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Hoffmann, R. A wiki for the life sciences where authorship matters. Nature Genetics (2008)
 
 
 
 
 

Changes in gut and Malpighian tubule transport during seasonal acclimatization and freezing in the gall fly Eurosta solidaginis.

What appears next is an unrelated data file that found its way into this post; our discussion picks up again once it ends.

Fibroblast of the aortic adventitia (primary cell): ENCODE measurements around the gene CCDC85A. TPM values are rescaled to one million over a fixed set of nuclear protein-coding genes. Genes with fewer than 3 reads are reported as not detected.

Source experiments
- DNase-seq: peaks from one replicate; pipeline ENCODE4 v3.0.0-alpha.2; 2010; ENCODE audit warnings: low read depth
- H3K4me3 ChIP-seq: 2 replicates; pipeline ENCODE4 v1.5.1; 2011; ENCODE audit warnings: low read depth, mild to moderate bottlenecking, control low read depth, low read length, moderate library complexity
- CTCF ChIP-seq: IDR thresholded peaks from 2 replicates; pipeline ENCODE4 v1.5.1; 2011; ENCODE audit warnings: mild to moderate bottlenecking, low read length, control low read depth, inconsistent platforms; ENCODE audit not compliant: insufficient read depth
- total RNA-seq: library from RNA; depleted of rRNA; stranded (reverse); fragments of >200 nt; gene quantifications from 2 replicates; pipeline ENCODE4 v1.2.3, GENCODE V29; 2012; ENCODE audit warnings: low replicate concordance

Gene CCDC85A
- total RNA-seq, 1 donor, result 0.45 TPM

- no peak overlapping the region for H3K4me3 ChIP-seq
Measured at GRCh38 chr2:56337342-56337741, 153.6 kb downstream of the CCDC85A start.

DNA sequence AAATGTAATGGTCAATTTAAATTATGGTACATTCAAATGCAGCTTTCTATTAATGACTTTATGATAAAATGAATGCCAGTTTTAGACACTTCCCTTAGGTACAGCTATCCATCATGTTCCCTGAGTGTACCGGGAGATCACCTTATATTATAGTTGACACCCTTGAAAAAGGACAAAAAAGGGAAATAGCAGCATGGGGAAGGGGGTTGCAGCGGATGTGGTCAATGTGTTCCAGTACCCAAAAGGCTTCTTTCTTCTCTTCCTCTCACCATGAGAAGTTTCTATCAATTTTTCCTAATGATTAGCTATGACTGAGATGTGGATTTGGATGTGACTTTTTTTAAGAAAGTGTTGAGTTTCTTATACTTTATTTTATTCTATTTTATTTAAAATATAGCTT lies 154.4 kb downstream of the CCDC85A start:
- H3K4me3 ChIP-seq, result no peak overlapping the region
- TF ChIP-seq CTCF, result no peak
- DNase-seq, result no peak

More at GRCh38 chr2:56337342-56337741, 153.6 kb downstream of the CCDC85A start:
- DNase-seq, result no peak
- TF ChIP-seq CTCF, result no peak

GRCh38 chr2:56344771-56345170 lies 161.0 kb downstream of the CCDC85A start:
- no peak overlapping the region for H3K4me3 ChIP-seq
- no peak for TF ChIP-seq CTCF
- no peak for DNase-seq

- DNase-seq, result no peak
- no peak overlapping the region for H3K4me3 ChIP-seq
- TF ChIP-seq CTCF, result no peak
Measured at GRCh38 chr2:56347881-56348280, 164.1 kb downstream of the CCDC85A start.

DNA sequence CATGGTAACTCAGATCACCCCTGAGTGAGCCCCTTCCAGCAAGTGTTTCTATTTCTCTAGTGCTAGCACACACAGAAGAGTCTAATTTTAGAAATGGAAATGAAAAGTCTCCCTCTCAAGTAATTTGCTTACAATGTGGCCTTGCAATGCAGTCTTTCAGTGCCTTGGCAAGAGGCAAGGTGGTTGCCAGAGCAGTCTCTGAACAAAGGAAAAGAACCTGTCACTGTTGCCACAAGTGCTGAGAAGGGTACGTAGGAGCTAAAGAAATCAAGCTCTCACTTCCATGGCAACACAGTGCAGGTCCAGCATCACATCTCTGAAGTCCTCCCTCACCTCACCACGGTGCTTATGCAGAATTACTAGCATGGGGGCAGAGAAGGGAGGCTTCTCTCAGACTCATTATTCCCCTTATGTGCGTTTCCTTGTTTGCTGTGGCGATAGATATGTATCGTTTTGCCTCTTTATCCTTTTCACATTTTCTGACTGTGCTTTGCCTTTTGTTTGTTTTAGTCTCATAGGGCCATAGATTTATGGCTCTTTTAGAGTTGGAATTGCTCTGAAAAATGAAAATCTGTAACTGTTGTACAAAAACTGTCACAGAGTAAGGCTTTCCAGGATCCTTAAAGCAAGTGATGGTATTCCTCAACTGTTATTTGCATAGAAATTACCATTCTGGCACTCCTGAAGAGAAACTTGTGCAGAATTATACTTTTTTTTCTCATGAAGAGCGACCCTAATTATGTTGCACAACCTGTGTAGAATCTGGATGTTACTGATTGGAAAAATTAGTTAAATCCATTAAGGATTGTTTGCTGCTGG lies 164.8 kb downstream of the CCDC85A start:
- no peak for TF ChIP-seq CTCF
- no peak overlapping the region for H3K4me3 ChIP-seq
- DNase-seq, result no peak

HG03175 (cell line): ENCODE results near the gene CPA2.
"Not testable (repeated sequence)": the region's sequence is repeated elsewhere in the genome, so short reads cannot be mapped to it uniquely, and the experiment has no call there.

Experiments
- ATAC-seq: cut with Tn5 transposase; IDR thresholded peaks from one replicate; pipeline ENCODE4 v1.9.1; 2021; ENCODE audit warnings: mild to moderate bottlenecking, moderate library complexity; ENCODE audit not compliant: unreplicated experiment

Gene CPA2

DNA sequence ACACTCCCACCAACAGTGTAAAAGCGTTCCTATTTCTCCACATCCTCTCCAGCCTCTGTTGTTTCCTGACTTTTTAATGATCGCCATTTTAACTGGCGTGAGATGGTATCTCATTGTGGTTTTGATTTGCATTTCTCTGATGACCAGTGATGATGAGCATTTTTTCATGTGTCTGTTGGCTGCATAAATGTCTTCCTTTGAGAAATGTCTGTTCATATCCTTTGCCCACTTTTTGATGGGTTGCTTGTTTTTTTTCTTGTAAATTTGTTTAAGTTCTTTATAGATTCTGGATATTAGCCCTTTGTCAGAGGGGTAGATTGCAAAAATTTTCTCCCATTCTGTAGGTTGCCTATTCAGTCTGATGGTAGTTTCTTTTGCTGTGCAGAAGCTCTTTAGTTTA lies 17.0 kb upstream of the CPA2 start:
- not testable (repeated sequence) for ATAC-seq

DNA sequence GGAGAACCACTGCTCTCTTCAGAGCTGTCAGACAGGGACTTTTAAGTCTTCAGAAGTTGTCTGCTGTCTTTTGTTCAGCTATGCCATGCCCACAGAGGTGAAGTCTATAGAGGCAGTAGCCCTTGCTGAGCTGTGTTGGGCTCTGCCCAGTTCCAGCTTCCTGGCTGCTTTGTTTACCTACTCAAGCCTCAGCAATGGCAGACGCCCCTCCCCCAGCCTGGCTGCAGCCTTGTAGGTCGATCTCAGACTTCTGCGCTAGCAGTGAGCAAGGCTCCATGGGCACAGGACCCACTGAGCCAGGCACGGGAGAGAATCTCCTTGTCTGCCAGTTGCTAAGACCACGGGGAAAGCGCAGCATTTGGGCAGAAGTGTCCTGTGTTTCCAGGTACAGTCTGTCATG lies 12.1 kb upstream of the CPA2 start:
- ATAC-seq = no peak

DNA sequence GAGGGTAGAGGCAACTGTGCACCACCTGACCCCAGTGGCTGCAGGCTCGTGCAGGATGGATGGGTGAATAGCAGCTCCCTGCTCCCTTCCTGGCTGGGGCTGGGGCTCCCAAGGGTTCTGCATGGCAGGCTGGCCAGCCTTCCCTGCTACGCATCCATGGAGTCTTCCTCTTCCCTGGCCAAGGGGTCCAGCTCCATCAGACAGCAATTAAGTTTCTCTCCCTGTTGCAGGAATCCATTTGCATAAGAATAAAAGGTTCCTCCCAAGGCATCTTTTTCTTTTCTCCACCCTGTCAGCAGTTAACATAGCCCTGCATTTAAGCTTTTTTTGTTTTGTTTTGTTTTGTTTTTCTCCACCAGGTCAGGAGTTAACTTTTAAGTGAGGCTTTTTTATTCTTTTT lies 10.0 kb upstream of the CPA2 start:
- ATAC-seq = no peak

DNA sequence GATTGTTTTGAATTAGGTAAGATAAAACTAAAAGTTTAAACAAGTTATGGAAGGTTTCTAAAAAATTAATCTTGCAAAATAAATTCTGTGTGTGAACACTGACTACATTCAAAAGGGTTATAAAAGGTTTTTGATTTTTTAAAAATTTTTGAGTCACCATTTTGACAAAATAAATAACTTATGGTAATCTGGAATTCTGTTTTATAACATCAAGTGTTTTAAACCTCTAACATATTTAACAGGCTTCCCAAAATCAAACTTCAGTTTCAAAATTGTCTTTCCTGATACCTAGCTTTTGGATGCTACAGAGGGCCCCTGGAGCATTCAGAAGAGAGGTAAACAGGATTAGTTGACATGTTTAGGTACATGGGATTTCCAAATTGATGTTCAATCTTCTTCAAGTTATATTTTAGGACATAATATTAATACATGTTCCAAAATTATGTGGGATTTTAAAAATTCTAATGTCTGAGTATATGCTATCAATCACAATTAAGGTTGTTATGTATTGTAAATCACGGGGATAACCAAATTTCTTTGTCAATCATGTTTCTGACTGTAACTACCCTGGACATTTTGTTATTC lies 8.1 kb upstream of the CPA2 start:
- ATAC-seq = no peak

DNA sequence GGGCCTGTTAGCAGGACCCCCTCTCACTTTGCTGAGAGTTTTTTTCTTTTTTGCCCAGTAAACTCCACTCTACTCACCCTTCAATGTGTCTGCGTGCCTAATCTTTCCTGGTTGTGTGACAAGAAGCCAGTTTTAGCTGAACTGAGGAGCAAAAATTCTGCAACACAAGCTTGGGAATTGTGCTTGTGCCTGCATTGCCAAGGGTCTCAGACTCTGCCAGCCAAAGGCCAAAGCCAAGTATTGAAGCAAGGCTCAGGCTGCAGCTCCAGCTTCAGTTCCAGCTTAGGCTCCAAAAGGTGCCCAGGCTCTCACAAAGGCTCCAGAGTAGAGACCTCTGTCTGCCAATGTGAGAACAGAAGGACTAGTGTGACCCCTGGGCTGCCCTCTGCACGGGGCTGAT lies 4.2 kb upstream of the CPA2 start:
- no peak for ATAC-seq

Since few studies have examined cold tolerance at the organ level in insects, our primary objective was to characterize the functional responses of the gut and Malpighian tubules (MT) to seasonal acclimatization, chilling and freezing in larvae of the goldenrod gall fly Eurosta solidaginis Fitch (Diptera, Tephritidae). From September to December, hemolymph osmolality (455-926 mOsmol kg l(-1)) and freezing tolerance increased markedly in field-collected larvae. Chlorophenol Red was readily transported into the lumen of the foregut, the posterior portion of the midgut, the ureter, the proximal region of the anterior pair of MT, and entire posterior pair of MT. Ouabain and KCN inhibited transport of Chlorophenol Red in the gut and MT. Transport was readily detected at 0 degrees C and the rate of transport was directly related to temperature. The rate of fluid transport by the MT decreased steadily from a monthly high in September (10.7+/-0.8 nl min(-1) for the anterior pair; 12.7+/-1.0 nl min(-1) for the posterior pair) until secretion was no longer detectable in December; this decrease parallels entry into diapause for this species. Even in larvae that died following freezing for 40 days at -20 degrees C, individual organ function was retained to a limited extent. Through the autumn, cholesterol concentrations in the hemolymph increased nearly fourfold. In contrast, the ratio of cholesterol to protein content (nmol mg l(-1)) in the MT membrane remained relatively constant (22 approximately 24 nmol mg l(-1) protein) during this period. Freezing of larvae for 20 days at -20 degrees C caused a significant decrease in cholesterol levels in the hemolymph and the MT membranes compared to unfrozen controls. These results suggest that cholesterol plays a role in seasonal cold hardening and freeze tolerance in insects.[1]

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